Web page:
As he returned to his Swiss home to cast his eye over his four championship winning cars, and a trophy cabinet he has rapidly outgrown – "it's a nice problem to have," is his assessment – he must have been wondering where it had all gone wrong. But at the moment Mercedes seems out of reach when it comes to their engines. If Vettel is eventually able to haul in the Mercedes, with his car's 2018 engine, few would doubt him then.
While he may criticise the sport's new, greener and safety agenda, it is plain that he does really "love" Formula One, even with all its trappings and excess.
The "maturing" Vettel admits he is not "political" enough for team management, and racing is patently the only thing which truly makes him tick. "It depends how you look at the circus – the way I look at it, is it's mostly racing. The fact that you are competing against the best in the world, you are racing in the best cars in the world. At the moment they don't sound very good, but generally though it's Formula One. It's the pinnacle of motorsport.
"It's what I was dreaming of when I was a young boy. I have to say it's everything I ever dreamt of, if not better. It's not the way I look at things. Of course I complain, I'm German after all, but we all have the chance to be happy."
Can we quickly jump the interview in a Q & A so the Life Beyond Sport readers can get to know you a little bit better? ‘’Sure, as long it will not get TOO personal. [Laughs] ‘’
Q: Apart from driving a Formula One car, what is your favourite buzz?
Sebastian Vettel: Speed in general.
Q: Which film last made you cry?
SV: Lion [the 2016 film starring Dev Patel and Nicole Kidman]
Q: What are you afraid of?
SV: Tyre degradation! [Laughs]
Q: What was the last book you read?
SV: I don't read much …
Q: What did your teachers say about you in your school report?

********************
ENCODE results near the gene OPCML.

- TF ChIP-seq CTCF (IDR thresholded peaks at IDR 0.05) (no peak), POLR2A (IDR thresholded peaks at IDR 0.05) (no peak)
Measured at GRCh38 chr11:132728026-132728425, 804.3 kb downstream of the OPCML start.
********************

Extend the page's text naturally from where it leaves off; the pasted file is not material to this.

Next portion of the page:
SV: As I just said: I don't read much!
Q: Do you have any guilty pleasures?
Q: Do you collect anything?
SV: No. That’s something I’ll keep for later.
Q: What do you miss most about home when you’re travelling?
SV: Home, and everything that belongs to it: my bed, my pillow…
Q: What was your worst buy?
SV: For sure some electronic gadget, maybe another phone charger - a bit of useless stuff…
Q: What’s your ideal non-race Sunday?
SV: Being at home, sleeping late and spending time with family and friends.
Q: What’s the most embarrassing mistake you’ve ever made?
SV: Fuji 2007 [when Vettel crashed into the back of future team mate Mark Webber, eliminating both men from the race]. And after that comes the incident with Lewis in 2017 when I hit his car when I was angry.
Q: When was the last time you were really angry?
SV: I get angry a lot when people are ignoring the blue flag and when I’m stuck behind them.
Q: Which superpower would you prefer: being able to fly or being able to become invisible?
SV: Being able to fly. It would make life a lot easier! [Laughs]
Q: What do you sing in the shower?
SV: I don't sing...
Q: Do you believe in love at first sight?
SV: Not anymore - I am in love.
Q: What’s the worst thing about being famous?
SV: Being famous! [Laughs]
Q: Outside of F1, what brings you the greatest satisfaction?
SV: Just unwinding and using the free time with family and friends.
Q: What is on your ‘bucket list’?
SV: Travel, with more time.
Q: You can invite three people to dinner, living or dead. Who do you invite?
SV: Enzo Ferrari, Audrey Hepburn, and Albert Einstein. Should make an interesting dinner conversation!
Q: What was the best thing about being a child?
SV: Not knowing how to worry.
Q: What should everyone try once in their lifetime?
SV: Spending a few months offline.
TEXT: DANIEL JOHNSON // PHOTOGRAPHY: THEODOR PAPADAKIS